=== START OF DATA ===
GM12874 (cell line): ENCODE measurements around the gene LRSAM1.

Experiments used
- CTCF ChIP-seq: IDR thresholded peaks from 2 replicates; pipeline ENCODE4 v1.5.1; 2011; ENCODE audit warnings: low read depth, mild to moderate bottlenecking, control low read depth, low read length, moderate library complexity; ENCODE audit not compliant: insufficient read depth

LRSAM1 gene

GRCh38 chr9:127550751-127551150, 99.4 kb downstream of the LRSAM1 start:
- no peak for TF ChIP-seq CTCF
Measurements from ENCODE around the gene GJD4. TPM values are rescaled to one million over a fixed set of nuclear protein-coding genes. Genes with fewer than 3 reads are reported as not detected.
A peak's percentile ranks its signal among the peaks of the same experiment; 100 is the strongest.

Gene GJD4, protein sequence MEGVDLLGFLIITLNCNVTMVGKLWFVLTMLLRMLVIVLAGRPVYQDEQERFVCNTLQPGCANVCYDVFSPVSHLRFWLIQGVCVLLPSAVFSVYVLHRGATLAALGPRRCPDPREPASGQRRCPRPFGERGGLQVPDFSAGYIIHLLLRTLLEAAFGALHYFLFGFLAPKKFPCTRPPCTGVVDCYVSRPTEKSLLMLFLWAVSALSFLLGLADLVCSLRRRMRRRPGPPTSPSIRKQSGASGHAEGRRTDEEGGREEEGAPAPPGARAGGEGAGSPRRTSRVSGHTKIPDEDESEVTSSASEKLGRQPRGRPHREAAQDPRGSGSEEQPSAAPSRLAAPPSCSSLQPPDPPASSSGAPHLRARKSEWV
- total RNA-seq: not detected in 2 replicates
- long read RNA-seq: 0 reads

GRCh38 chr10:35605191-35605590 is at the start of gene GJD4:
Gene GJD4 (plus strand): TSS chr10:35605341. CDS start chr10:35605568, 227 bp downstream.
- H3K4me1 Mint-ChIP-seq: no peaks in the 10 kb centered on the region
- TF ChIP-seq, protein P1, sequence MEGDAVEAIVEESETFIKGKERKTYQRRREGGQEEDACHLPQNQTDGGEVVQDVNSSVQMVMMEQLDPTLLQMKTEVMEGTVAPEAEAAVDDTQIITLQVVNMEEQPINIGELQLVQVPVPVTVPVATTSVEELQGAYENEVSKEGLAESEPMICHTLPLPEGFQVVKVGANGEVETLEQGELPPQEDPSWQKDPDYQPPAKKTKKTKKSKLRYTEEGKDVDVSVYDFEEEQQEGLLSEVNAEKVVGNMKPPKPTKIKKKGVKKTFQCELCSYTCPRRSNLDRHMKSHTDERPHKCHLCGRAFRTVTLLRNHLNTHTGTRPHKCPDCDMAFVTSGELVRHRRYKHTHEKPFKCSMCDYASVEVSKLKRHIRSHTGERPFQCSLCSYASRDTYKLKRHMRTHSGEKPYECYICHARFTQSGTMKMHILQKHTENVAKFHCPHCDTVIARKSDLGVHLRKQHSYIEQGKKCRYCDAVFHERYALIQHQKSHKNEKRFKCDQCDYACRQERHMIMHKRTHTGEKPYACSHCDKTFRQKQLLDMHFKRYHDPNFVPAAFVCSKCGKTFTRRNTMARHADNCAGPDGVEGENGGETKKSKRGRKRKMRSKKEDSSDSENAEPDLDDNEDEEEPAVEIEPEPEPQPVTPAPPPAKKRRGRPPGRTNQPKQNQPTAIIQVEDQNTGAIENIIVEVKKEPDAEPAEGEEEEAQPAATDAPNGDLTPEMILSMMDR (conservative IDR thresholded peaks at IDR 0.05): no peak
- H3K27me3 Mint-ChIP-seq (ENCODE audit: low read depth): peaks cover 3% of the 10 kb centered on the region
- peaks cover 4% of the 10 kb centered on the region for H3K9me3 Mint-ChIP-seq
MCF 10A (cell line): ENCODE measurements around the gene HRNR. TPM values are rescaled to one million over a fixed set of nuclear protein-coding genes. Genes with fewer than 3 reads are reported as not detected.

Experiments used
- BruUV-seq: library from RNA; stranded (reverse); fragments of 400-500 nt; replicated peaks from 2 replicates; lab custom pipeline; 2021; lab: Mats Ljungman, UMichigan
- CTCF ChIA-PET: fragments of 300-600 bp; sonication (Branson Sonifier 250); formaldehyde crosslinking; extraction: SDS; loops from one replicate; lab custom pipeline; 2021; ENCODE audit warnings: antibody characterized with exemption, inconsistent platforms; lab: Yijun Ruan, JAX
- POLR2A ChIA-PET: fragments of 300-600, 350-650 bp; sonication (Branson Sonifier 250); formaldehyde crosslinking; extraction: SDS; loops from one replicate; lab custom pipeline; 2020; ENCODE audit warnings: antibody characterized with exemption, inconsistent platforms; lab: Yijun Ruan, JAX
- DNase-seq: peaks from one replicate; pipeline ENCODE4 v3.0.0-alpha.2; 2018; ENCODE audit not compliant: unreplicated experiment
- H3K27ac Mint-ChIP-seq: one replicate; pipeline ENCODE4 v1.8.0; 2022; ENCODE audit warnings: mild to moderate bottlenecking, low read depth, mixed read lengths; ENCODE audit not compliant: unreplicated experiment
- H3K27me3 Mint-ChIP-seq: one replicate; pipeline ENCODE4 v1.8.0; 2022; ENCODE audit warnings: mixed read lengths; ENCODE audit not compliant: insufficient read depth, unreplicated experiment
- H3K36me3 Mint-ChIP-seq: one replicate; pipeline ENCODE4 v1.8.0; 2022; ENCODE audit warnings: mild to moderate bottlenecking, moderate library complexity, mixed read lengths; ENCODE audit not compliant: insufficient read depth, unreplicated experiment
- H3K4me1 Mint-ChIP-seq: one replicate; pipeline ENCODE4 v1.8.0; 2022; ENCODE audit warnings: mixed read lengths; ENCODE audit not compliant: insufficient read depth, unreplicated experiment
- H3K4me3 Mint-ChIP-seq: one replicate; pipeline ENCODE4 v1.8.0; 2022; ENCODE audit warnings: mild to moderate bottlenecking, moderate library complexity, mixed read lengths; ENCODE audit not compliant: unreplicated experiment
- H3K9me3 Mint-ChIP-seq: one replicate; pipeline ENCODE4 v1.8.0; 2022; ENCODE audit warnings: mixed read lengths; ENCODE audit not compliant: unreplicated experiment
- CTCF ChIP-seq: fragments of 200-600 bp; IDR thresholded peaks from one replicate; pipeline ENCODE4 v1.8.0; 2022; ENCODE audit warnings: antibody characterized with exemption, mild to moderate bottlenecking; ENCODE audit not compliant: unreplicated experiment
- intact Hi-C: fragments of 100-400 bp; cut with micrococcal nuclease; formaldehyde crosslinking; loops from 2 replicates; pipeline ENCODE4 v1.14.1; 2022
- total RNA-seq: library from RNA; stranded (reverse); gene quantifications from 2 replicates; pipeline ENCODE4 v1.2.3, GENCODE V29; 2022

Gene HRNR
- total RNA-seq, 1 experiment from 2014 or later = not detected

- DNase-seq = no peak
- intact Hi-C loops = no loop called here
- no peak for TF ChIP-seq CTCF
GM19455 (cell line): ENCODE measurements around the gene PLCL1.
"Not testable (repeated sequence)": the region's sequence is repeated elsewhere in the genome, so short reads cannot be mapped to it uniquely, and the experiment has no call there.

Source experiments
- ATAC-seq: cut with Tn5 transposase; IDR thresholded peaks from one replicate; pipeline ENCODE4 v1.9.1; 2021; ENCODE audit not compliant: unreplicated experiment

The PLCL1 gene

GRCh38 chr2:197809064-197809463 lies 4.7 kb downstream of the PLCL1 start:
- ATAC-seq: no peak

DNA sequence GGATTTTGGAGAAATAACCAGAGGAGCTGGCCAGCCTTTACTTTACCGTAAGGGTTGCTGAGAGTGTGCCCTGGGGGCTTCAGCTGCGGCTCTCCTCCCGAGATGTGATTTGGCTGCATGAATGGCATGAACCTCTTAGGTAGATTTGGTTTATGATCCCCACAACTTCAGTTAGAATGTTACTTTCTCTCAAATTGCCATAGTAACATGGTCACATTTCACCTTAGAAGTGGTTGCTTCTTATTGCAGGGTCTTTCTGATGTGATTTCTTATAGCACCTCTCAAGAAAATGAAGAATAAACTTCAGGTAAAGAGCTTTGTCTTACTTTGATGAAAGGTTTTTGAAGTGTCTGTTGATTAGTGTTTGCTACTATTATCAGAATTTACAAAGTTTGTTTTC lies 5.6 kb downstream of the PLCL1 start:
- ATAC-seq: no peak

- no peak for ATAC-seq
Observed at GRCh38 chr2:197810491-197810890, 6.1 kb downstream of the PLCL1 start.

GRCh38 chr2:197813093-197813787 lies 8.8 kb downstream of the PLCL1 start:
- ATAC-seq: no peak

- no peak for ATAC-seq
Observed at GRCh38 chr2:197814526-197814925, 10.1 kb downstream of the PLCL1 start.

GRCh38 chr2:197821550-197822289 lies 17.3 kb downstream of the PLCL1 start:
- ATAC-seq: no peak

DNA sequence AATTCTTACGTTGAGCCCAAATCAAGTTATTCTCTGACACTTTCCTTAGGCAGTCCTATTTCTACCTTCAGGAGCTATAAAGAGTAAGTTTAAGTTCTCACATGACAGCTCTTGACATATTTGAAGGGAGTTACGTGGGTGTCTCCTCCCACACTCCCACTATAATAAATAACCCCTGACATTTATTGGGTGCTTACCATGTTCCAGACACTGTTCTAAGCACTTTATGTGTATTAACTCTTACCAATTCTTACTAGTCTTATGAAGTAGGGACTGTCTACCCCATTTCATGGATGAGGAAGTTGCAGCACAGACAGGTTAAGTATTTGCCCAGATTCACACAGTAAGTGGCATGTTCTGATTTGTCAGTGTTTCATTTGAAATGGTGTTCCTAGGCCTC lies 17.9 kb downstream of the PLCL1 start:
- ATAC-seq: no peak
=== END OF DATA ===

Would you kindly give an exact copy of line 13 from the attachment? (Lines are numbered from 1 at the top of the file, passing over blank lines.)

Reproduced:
Gene GJD4 (plus strand): TSS chr10:35605341. CDS start chr10:35605568, 227 bp downstream.